The pre-trained model that we will be using is the resnet34. This model has been trained on 1.2 million images and 1000 classes from the ImageNet database. The resnet34 is a version of the resnet models that won the 2015 ImageNet competition. It is a convolutional neural network (CNN), a type of neural network used extensively in computer vision.

learn = ConvLearner.pretrained(resnet34, data)

The ConvLearner class is used to  build convolutional neural networks in fastai. We will use its pretrained method to leverage the resnet34 model.

Model Training

Finally, let’s train our model on our hot dog and not hot dog images.

learn.fit(0.005, 6)
epoch      trn_loss   val_loss   accuracy                  
    0      0.726549   0.372272   0.842339  
    1      0.500642   0.25229    0.914819                  
    2      0.401544   0.235235   0.911694                  
    3      0.333859   0.23114    0.905444                  
    4      0.303246   0.217755   0.911895                  
    5      0.269516   0.214936   0.921472                  

Here, we have used a learning rate of 0.005 and we get an accuracy of 92% in 6 epochs. Since, there are only 200 images in the validation set the accuracy might vary a little with different experiments. But it is still good. Besides, the whole training can be done in a reasonably small amount of time.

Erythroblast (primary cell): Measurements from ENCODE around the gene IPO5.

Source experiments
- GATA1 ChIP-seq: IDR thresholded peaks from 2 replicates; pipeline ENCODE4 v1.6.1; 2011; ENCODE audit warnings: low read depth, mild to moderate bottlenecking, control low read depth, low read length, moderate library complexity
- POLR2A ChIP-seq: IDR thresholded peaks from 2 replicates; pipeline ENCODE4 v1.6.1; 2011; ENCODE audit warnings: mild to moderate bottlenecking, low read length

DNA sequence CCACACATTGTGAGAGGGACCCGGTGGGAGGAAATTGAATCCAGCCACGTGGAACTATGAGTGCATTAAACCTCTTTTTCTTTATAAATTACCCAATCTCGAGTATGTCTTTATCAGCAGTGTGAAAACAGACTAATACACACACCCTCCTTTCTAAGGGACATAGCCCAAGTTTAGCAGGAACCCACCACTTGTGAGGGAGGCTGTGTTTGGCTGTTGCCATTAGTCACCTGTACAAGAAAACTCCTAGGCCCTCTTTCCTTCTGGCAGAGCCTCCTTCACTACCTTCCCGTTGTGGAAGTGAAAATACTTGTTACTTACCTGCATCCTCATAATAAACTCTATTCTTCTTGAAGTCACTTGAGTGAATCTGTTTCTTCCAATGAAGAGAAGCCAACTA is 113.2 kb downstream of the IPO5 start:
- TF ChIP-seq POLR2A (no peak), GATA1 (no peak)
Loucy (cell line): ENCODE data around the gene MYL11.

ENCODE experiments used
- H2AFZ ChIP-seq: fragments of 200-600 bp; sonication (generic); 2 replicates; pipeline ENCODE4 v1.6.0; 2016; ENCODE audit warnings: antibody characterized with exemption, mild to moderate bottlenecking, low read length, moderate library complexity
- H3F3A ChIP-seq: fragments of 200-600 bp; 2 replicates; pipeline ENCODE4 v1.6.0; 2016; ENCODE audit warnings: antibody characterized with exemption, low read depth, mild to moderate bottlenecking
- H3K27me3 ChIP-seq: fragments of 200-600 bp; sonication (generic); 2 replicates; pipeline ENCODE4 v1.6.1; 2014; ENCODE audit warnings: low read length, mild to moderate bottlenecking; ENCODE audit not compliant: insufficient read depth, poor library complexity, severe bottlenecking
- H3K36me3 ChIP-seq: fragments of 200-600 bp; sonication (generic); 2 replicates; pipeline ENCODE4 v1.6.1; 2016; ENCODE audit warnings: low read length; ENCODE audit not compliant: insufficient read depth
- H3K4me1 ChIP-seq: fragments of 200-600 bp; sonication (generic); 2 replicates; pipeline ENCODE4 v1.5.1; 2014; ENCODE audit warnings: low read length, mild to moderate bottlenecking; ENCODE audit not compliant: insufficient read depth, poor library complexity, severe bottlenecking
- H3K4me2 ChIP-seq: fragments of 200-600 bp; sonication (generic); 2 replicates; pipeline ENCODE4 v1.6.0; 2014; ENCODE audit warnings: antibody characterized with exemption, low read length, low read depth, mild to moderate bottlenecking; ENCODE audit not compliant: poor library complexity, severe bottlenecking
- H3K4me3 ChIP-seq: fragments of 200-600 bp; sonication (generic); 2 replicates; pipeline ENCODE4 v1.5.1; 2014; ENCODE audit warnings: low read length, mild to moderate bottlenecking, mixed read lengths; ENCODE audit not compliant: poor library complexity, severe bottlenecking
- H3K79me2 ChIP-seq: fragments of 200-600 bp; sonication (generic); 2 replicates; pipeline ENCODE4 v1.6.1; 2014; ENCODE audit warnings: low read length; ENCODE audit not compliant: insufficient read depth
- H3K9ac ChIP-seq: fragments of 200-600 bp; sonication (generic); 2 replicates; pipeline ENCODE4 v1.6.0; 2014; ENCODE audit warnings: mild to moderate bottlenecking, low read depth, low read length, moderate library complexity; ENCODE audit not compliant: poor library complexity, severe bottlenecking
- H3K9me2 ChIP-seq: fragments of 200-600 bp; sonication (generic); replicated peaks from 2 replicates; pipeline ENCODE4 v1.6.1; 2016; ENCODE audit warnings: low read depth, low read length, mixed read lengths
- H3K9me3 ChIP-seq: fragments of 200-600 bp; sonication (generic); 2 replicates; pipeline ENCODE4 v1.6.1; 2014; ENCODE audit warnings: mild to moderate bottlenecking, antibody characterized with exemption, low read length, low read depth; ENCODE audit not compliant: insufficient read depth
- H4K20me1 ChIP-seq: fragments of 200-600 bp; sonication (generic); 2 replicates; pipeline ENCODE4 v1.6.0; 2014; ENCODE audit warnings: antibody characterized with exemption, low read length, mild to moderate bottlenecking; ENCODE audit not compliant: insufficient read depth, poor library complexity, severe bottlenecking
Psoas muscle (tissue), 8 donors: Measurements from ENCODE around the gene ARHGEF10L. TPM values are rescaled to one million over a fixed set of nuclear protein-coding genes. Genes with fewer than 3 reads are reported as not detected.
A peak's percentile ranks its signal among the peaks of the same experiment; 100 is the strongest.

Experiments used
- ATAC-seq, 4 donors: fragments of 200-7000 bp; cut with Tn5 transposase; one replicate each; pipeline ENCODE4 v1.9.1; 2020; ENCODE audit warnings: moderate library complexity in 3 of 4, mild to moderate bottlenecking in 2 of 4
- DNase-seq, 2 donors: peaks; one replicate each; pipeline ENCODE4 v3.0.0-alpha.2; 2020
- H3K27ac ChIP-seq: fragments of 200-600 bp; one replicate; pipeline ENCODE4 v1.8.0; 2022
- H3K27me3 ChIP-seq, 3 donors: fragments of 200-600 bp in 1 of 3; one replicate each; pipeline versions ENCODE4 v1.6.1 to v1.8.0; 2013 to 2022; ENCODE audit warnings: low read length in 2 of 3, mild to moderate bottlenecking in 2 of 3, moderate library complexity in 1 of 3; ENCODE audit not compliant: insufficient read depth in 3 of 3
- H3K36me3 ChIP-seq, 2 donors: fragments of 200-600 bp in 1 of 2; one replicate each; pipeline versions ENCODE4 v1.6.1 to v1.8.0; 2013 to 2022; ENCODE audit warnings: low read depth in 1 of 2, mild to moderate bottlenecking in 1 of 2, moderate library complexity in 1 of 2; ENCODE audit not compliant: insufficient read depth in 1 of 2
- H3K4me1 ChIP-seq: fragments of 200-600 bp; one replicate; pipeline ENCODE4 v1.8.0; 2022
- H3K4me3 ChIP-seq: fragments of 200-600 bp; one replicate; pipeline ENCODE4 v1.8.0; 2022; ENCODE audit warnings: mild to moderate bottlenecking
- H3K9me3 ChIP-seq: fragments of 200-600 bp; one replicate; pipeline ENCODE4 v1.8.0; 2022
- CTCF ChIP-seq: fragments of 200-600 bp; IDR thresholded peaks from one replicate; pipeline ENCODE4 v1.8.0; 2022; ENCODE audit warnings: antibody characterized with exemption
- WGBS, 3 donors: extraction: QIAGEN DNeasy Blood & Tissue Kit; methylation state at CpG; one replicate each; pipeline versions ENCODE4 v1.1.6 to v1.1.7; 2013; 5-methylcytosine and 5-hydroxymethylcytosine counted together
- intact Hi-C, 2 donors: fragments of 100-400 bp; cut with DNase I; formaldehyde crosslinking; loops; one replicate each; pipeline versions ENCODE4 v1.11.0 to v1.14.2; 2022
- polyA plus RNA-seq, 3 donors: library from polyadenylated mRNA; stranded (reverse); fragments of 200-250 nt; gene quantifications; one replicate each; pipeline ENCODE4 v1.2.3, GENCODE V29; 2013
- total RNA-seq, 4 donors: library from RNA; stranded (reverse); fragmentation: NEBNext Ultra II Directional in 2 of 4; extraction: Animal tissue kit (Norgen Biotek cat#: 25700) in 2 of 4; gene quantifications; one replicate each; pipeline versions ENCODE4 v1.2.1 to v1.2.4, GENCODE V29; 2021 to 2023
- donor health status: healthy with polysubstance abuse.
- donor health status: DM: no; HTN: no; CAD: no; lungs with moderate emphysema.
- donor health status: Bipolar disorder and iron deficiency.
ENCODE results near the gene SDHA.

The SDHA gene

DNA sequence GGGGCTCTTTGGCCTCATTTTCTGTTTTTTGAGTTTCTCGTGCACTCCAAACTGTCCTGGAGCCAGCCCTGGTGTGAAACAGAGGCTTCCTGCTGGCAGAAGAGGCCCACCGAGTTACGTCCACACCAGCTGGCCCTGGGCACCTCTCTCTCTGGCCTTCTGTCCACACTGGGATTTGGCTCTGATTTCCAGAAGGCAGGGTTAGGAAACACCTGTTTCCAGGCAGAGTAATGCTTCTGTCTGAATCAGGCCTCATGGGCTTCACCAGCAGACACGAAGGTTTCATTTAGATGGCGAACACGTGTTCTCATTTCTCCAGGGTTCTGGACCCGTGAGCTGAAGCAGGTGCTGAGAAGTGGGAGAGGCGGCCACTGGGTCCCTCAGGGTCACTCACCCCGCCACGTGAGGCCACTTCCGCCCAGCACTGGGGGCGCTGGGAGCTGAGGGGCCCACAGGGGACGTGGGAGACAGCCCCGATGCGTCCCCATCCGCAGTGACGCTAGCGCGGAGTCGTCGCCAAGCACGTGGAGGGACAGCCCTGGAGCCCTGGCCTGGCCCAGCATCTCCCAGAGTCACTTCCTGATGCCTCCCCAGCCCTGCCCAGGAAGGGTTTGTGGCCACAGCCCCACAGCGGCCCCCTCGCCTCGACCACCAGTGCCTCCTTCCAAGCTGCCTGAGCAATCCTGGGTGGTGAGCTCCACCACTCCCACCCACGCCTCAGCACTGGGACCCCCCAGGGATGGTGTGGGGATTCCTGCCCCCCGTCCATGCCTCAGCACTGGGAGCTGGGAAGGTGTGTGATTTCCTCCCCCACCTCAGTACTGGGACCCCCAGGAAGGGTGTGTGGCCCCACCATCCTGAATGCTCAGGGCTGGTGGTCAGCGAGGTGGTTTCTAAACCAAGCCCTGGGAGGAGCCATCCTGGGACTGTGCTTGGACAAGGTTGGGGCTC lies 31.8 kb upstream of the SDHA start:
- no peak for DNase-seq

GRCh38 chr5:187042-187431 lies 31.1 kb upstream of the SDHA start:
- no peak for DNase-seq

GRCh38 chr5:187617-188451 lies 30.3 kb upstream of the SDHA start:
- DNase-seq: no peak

You can find the entire code in a jupyter notebook in my GitHub repository – hot-dog-or-not-hot-dog.

How to improve?

When we trained the model above, it only changed the weights of the last layer. Because, when we create a learner object it sets all but the last layer to frozen. We can unfreeze the previous layers and run a few more epochs with differential learning rates to improve the accuracy further.

I hope you enjoyed the post. If you want to get an in-depth understanding on neural networks you should totally check out the fast.ai course.

Thank You. 🙂

Leave a Reply

Fill in your details below or click an icon to log in:

WordPress.com Logo

You are commenting using your WordPress.com account. Log Out /  Change )

Google+ photo

You are commenting using your Google+ account. Log Out /  Change )

Twitter picture

You are commenting using your Twitter account. Log Out /  Change )

Facebook photo

You are commenting using your Facebook account. Log Out /  Change )

Connecting to %s